Young Agents Rate Flexibility, Career Growth Over Technology: Vertafore Survey

By | August 14, 2014

Technology is not an incentive when it comes to attracting and retaining millennials to the insurance industry but it can provide overall job satisfaction in terms of flexibility and career growth opportunities, according to a new survey released by insurance technology provider, Vertafore.

The survey looked at responses from 414 executives throughout the insurance industry – with 166 (40 percent) of respondents under the age of 40 – to determine how technology is shaping the younger generation’s decision to enter and stay in the insurance industry.

Guy Weismantel, vice presdient of marketing at Vertafore, says his firm’s goal was to “get in the mind” of young agents and find out what motivates them in their careers. Vertafore considers the number of young agent respondents to be a representative sample of the number of this age group currently in the industry.

“As a technology company, it helps us to understand how our customers work,” says Weismantel. “It is incumbent on us if we want to be known as an innovator that we understand the motivations of potential users of our products and how they use them in their lives as agents.”

Weismantel says the results were surprising, with only 51 percent of millennial respondents rating technology as “very important” to keeping them in the industry. More important than having access to the latest technology in an organization was work/life balance, with 78 percent of young agent respondents saying that was what would keep them in the industry, followed by enjoyment of work at 66 percent.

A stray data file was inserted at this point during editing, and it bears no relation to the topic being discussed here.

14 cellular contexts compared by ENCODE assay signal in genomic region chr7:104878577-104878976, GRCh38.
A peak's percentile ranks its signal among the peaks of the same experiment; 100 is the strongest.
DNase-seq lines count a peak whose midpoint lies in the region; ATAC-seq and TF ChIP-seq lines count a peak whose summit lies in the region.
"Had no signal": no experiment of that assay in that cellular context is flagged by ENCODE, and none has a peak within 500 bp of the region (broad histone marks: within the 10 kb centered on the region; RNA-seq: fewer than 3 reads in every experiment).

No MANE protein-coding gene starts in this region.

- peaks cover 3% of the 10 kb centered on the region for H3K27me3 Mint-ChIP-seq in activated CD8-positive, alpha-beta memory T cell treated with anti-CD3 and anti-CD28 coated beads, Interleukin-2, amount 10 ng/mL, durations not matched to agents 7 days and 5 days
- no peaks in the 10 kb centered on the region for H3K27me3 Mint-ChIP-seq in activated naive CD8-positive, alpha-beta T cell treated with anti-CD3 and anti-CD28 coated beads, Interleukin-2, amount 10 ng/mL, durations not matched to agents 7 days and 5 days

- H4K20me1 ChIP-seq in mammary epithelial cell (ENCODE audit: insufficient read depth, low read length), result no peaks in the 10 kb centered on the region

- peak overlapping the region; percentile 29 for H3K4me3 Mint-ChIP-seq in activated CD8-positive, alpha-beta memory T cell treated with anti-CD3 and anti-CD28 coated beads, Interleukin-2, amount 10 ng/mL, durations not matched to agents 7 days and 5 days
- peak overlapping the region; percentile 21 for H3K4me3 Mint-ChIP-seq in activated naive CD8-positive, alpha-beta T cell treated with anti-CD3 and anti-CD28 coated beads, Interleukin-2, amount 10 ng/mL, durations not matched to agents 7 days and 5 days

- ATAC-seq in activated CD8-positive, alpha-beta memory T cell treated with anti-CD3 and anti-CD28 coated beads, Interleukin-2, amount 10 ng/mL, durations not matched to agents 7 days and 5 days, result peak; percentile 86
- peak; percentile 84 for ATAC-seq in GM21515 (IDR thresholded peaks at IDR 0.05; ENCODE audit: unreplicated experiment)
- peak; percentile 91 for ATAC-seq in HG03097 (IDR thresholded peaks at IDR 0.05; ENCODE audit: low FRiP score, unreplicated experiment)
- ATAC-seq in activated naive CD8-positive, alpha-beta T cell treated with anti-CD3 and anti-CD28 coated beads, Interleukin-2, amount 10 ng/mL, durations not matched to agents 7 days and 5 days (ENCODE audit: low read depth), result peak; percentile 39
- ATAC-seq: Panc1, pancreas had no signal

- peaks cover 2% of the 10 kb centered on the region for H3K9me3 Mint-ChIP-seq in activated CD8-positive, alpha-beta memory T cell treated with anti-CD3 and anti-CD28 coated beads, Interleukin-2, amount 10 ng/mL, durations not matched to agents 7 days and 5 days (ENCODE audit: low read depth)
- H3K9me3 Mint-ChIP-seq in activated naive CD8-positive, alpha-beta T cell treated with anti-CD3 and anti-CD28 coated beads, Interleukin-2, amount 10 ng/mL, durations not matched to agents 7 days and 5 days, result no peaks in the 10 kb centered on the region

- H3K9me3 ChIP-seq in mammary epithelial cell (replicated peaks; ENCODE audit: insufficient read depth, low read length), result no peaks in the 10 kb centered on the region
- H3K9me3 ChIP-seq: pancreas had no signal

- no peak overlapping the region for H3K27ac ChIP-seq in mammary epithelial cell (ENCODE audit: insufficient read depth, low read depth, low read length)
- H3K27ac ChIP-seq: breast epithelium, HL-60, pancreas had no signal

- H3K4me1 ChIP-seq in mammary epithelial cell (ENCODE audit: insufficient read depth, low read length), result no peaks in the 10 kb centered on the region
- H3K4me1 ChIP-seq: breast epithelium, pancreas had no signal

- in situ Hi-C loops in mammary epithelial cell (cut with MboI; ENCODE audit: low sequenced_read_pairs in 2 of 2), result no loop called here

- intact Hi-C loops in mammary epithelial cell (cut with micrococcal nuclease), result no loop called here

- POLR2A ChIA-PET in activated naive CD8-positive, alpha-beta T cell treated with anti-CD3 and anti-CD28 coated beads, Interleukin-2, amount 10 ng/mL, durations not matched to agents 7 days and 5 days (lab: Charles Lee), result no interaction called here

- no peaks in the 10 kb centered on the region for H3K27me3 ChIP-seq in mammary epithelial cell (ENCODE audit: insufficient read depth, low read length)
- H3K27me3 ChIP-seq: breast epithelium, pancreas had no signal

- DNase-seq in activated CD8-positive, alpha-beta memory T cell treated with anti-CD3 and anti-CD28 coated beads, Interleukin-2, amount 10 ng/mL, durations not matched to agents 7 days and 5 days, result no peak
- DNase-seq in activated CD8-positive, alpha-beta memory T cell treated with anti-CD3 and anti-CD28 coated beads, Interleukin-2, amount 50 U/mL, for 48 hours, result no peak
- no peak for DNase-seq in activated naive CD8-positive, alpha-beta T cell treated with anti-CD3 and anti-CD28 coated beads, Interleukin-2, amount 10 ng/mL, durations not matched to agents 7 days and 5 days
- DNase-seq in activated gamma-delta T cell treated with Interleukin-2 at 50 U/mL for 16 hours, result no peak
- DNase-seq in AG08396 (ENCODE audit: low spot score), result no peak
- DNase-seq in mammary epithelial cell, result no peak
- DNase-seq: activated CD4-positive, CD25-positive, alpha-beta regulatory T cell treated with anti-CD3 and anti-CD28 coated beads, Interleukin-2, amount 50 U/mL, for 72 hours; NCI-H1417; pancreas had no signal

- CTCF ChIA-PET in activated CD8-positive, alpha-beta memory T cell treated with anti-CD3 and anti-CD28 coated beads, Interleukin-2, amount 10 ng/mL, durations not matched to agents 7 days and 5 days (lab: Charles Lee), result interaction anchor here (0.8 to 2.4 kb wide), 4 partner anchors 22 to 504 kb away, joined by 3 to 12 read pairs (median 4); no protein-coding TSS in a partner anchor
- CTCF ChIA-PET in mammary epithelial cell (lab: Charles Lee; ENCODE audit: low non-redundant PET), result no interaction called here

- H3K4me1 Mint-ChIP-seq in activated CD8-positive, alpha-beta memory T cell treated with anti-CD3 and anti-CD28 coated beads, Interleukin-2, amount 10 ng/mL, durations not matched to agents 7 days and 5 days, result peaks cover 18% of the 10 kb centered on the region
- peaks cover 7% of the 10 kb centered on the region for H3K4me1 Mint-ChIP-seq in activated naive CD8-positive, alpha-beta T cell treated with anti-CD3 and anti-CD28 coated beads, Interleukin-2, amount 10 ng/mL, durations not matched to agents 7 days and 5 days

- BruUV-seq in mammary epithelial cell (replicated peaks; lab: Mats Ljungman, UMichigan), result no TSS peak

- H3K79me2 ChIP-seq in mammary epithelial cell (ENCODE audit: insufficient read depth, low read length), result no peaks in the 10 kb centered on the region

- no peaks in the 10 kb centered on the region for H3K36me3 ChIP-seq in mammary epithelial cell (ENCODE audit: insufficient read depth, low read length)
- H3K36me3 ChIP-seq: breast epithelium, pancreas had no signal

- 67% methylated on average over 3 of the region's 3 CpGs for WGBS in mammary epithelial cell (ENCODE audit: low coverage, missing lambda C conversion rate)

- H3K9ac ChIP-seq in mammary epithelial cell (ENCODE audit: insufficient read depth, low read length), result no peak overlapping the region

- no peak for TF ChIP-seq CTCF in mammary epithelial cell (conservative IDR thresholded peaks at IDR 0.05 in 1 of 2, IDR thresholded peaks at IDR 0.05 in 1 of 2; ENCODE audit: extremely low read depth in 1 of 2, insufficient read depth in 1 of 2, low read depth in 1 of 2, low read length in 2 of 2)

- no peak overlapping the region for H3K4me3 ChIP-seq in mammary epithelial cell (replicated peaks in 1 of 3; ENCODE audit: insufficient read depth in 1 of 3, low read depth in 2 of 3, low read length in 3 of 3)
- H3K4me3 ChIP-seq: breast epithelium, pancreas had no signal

“Technology is important, but in an age group of people that grew up with it, it is expected… and less of a differentiator than we thought it would be,” says Weismantel.

The first-ever survey of this kind by Verafore was sent by email at the end of July and early August to multiple nationwide databases, including NetVU’s Young Professionals Chapter. The survey was administered and analyzed by Vertafore.

Ashley Brower-Whitney, vice president at Harbor Brenn Insurance in Petoskey, Mich., and a member of the NetVU Young Professionals Chapter that worked with Vertafore on the survey, says the results are in line with what she has experienced at her own agency.

“If you think about technology, it is embedded in [young agents’] lives. It won’t make them stay longer at a company but we do need to continue to innovate,” she says.

The survey results also indicated that job satisfaction among young agents was also very high, as 84 percent responded that they plan on staying in the industry for “as long as possible.” Insurance Journal’s Young Agent Survey released this past spring found similar results, with 86.3 percent of young agents considering insurance as a permanent career choice.

Weismantel says technology does help contribute to young agents’ feelings of job satisfaction, as they are often looked at to help push new technology and ideas forward in an agency and that plays a role in their overall happiness and feelings of worth in their career. 47 percent responded that they had the greatest chance of influencing “streamlining processes” and 37 percent said “adopting technology.”

“When you add in a younger person they apply a new way of thinking to how to grow a book of business or help it become more vibrant… the older generation is increasingly looking to the younger generation to help them do this,” he says.

Young agents indicated that being given the opportunity to impact an agency’s performance, having their ideas heard and a say in the approach to how the business is run were also big factors in the decision to stay on the insurance career path.